Picks and Pans Review: Color of Night

UPDATED 09/05/1994 at 01:00 AM EDT Originally published 09/05/1994 at 01:00 AM EDT

Bruce Willis, Jane March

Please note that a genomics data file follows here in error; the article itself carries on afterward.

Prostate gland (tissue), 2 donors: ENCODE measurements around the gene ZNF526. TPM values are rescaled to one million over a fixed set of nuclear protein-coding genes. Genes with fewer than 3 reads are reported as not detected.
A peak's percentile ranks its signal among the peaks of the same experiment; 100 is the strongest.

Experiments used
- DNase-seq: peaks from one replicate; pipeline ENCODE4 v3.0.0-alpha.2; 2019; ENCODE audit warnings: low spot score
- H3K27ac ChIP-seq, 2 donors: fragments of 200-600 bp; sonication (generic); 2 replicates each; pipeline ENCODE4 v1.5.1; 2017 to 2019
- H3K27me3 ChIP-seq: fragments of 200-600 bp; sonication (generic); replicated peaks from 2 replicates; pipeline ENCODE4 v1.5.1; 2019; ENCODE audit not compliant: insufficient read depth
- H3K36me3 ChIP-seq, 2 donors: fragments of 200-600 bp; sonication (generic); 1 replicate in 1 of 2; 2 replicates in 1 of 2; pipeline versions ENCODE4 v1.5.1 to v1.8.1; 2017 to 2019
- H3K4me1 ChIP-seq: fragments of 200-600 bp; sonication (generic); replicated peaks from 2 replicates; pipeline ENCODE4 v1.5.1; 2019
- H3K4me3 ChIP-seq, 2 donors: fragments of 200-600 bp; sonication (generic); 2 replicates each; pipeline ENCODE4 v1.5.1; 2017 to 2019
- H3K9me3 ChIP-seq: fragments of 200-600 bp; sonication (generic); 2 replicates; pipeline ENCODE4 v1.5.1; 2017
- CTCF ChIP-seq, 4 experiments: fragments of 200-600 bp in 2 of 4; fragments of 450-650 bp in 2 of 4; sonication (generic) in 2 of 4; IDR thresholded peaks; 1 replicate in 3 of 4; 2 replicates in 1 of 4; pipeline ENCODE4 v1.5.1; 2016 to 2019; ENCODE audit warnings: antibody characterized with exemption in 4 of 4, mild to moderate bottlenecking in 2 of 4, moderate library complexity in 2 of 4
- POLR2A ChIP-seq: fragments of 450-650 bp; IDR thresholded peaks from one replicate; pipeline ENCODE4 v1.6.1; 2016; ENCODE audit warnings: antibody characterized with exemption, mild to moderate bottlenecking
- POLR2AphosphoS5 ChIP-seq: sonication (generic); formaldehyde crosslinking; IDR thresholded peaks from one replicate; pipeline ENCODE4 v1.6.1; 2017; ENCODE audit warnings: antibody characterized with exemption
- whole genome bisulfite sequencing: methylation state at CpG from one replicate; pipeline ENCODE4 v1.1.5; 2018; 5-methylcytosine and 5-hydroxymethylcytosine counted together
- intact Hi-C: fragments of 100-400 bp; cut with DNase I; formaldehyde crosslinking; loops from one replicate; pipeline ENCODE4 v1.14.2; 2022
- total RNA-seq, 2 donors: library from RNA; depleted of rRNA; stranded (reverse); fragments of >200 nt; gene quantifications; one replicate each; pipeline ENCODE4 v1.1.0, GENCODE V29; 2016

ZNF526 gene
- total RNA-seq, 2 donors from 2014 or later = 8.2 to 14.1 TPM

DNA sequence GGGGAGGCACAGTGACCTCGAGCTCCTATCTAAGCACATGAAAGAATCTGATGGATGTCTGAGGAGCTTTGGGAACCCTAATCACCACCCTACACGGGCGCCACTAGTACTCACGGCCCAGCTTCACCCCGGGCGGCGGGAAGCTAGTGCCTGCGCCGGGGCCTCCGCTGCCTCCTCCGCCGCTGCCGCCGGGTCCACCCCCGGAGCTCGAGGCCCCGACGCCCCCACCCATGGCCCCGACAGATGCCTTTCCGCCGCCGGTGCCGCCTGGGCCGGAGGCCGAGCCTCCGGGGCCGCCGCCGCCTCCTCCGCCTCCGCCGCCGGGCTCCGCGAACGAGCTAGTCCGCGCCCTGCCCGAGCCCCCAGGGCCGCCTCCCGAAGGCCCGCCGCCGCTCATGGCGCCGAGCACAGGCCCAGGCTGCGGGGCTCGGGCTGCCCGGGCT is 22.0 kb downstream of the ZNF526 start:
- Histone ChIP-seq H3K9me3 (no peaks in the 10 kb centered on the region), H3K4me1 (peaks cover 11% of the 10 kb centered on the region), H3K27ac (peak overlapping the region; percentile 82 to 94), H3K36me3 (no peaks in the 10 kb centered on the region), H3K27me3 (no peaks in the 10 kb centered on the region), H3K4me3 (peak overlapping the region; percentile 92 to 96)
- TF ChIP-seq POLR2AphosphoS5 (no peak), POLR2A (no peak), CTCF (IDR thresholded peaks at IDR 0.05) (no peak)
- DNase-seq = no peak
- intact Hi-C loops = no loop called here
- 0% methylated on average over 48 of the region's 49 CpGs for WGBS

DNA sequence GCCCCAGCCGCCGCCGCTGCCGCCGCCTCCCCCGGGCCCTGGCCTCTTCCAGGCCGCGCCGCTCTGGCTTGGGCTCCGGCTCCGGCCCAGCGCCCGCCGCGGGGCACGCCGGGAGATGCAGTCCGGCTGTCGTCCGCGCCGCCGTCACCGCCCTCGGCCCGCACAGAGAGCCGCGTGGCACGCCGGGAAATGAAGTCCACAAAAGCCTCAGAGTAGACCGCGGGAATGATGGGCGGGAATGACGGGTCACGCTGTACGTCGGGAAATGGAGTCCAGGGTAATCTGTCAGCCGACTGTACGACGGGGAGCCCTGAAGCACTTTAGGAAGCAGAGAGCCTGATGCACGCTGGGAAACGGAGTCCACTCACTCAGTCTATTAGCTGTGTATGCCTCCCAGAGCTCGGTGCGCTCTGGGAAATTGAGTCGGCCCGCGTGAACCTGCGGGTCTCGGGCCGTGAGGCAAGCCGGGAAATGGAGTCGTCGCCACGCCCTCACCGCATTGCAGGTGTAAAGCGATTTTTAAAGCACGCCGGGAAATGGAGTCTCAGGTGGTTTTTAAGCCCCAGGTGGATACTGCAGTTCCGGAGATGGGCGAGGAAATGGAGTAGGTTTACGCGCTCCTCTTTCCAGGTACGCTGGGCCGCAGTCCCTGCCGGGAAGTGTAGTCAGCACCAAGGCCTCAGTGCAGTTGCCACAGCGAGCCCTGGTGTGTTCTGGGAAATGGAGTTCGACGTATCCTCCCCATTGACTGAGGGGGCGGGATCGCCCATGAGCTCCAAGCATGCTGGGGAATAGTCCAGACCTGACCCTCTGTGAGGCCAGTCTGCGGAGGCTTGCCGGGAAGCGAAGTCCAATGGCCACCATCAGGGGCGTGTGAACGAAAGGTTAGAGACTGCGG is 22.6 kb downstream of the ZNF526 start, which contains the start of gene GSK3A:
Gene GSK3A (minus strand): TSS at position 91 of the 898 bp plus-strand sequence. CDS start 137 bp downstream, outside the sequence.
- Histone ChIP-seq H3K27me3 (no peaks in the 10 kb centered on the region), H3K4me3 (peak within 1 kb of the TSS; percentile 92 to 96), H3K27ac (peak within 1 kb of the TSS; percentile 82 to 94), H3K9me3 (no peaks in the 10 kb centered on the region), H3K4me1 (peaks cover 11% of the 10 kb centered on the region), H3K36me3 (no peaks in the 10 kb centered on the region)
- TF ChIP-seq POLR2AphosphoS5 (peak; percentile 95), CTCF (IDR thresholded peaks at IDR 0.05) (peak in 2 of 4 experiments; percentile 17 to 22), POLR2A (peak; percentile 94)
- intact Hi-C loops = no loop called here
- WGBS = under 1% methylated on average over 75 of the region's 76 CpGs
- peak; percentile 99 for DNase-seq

Hollywood has never been particularly kind to therapists, portraying them as diabolical, manipulative, unethical, or in the case of the bone-headed thriller Color of Night, just plain dense. Willis (in a serviceable performance) is an earnest Manhattan psychologist who suffers searing guilt when, during a session, a patient commits suicide. In a pointless Hitchcockian twist, the shock renders Willis unable to distinguish colors and sends him to L.A. for rest and reassurance from his best friend, fellow therapist Scott Bakula. But Bakula has his own troubles: He has been receiving death threats and suspects one of his group-therapy patients is responsible. There's good reason to be edgy, as Bakula soon learns, and Willis takes over the group to get to the bottom of the matter. Ennui ensues as he does a round of house calls to probe his new patients' psyches. But the doc isn't all work. He has just begun a passionate affair with the toothy, toothsome March, whom he met cute: she rear-ended his car. Just as the clouds seem to be lifting from Willis's life, he too starts getting death threats. Color of Night is shot stylishly but effortfully; someone is trying awfully hard to distract audiences from the fact that the busy murder plot is under-structured and obscure. March demonstrates in Color what she did in 1992's The Lover—that as an actress she has a terrific body. In one equal-opportunity sequence Willis bares his tush. It neither furthers the plot nor enhances his image. (R)

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